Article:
In 1900 there were 2.38 breweries per 100,000 people in the United States; today there are 1.55 breweries per 100,000, with some 5,000 breweries to choose from. The ups and downs along the way are revealing.
Between the year prohibition was repealed in 1933 and today, there have been an average of 0.31 brewers per 100,000 people. A time period uninterrupted by the mandated use of the 3TS. After the initial jump in breweries the year prohibition ended, from 1941 to 1978 there was an 89 percent drop in the total number of breweries, with only 10 percent of the total number surviving after 37 years under the mandated 3TS.
In the 37 years since 1978 to 2015, the number of breweries increased an astonishing 5523 percent, to a total of 4,269 breweries. These two starkly different results of identical time span under a mandated 3TS reveal that at best the system has no relationship with selection. At worst, it may actually hinder brewery growth. The correlation grows when a comparison is made between states that have no self-distribution cap, and those states that limit or ban it.
This dramatic growth in brewer choice closely related to national legislation legalizing home brewing – which in time drew hobbyists into the business – alongside numerous states reducing regulatory burdens on brewers. For instance, some key states for beer production allowed brewers to sell their own product at market and allowing complete voluntary choice for brewers when they decided to use wholesalers.
Claim No. 2: Without the mandated 3 Tier System, ‘tied houses’ would take over the country.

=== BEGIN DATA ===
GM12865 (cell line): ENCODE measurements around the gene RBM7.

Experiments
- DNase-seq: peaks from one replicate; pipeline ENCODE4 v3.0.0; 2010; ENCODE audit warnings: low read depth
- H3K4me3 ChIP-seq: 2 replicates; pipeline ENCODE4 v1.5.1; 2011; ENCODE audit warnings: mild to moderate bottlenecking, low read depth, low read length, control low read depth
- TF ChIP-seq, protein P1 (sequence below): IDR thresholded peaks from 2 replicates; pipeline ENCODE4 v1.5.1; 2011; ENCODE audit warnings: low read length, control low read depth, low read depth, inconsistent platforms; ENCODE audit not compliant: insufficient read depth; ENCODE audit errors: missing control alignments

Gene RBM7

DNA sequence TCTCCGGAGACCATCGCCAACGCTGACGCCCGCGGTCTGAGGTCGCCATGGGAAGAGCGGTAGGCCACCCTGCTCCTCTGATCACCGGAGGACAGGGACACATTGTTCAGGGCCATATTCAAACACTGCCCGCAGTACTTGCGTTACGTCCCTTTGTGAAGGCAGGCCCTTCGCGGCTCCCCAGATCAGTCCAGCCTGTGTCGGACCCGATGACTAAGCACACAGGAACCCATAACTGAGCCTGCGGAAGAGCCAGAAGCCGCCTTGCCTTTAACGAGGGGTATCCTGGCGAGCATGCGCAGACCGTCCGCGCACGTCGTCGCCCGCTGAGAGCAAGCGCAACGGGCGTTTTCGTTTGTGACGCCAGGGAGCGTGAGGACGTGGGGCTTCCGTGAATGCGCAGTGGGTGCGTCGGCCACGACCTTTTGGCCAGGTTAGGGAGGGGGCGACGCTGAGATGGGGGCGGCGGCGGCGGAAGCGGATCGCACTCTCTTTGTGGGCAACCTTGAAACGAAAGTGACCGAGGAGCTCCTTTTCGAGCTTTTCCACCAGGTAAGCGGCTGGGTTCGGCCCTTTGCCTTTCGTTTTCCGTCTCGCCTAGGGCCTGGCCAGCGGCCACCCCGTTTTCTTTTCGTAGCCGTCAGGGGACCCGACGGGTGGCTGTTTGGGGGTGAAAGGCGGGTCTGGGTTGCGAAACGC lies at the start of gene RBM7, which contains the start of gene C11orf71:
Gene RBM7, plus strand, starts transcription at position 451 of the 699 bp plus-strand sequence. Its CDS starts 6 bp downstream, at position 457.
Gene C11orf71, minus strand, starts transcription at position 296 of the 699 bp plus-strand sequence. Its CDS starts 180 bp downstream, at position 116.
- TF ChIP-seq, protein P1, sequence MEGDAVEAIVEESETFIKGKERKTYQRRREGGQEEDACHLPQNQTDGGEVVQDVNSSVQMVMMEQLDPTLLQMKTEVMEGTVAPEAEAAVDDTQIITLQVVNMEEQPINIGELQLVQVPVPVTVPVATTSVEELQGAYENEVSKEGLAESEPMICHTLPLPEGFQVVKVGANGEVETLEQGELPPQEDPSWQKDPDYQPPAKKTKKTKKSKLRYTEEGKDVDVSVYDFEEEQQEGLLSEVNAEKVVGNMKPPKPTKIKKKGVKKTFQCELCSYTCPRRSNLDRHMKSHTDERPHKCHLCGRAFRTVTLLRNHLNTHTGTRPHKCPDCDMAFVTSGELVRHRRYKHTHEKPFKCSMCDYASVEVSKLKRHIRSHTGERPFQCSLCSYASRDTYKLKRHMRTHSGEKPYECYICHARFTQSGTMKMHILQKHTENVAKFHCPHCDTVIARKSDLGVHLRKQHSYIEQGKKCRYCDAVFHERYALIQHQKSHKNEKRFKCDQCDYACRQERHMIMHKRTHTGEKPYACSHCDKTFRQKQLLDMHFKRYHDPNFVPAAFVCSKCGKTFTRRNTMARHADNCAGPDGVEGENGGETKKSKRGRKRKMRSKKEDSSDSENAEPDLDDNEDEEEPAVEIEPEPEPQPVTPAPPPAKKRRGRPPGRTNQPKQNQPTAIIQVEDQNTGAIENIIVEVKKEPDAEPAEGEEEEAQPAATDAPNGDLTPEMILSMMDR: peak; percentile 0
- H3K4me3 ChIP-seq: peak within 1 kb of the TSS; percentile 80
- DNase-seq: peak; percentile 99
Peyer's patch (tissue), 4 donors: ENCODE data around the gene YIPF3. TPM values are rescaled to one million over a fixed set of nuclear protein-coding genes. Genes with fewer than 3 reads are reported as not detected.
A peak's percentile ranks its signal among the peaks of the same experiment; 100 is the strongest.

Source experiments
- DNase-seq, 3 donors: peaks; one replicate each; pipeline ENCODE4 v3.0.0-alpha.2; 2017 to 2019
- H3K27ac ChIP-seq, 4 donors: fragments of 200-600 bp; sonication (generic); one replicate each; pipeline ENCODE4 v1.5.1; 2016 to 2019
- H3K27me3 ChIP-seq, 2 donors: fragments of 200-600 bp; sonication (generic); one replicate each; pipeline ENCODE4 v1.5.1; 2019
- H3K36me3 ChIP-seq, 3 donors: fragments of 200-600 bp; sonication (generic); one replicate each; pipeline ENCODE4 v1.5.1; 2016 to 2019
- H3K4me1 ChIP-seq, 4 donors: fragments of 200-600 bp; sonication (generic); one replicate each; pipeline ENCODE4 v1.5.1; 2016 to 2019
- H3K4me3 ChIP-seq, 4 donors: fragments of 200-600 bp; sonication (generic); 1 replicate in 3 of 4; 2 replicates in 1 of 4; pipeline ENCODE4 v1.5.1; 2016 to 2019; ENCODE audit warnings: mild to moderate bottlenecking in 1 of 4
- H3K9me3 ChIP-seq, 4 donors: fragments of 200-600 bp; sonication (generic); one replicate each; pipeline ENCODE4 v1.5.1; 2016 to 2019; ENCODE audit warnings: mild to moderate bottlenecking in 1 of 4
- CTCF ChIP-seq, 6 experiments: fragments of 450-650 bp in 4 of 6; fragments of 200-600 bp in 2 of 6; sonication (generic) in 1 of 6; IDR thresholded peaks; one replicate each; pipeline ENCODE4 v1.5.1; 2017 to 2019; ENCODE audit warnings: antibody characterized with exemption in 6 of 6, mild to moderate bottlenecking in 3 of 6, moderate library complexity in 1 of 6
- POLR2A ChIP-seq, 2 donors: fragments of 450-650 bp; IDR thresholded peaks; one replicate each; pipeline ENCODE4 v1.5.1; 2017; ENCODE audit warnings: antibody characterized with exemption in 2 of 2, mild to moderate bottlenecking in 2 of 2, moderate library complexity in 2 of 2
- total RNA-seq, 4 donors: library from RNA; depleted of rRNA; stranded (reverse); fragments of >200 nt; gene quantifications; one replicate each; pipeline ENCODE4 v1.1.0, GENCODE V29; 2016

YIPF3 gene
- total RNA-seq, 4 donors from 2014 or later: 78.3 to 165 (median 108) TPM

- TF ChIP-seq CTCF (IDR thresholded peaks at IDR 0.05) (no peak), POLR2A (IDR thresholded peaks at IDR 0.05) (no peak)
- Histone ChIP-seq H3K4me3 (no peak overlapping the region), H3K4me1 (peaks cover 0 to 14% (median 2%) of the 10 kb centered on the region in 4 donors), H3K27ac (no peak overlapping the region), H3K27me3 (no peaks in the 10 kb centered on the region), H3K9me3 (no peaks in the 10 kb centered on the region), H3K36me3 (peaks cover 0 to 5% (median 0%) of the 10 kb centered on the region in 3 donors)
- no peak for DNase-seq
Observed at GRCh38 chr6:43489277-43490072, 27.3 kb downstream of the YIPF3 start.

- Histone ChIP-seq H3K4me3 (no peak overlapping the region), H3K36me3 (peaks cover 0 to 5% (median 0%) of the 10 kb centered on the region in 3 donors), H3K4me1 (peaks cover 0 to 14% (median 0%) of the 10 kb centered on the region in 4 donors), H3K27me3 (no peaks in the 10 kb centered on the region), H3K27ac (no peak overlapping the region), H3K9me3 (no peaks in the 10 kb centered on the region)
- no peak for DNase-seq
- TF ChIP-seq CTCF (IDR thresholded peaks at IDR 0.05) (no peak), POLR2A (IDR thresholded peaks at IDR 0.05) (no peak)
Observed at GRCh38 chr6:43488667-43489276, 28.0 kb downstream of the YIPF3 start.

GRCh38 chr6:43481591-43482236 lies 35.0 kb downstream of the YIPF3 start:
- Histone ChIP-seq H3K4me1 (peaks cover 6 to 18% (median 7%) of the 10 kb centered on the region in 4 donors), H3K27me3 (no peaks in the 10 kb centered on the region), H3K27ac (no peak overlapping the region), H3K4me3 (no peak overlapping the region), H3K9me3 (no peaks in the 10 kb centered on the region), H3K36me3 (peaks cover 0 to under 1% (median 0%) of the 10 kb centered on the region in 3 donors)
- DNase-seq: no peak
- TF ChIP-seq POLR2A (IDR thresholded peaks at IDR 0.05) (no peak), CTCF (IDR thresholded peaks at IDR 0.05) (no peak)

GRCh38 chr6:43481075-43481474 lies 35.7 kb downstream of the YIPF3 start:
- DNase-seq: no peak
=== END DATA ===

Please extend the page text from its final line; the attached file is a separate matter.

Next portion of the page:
There is a faulty argument here: The advocates and beneficiaries, the Wholesalers Association, of the 3TS are sounding an alarm that any tied house is evil. A tied house is a bar owned by the brewery that will sell only the owning brewerers products. In an email exchange, researcher Jarrett Dieterle of the R Street Institute said;
“There is no inherent evil in Tied Houses. Tied House fears are anachronistic in today’s economy, which features many examples of producers selling their products directly to consumers without any harm. WE allow Apple to sell their computers in Apple Stores, and many alcohol producers even sell their bottles of alcohol in their tasting rooms.”
The problem in the past 84 years has been the lobbying efforts of giant breweries and wholesaler associations advocating the 3TS status quo. The only brewers active after Prohibition were the corporate giants capable of weathering the drought making other products. These big companies, such as Budweiser and Miller, also had the lobbying power to endorse a system that would keep out competition, thus the mandated use of a middleman under 3TS. Which based on the historic trend in brewery numbers, has done quite well.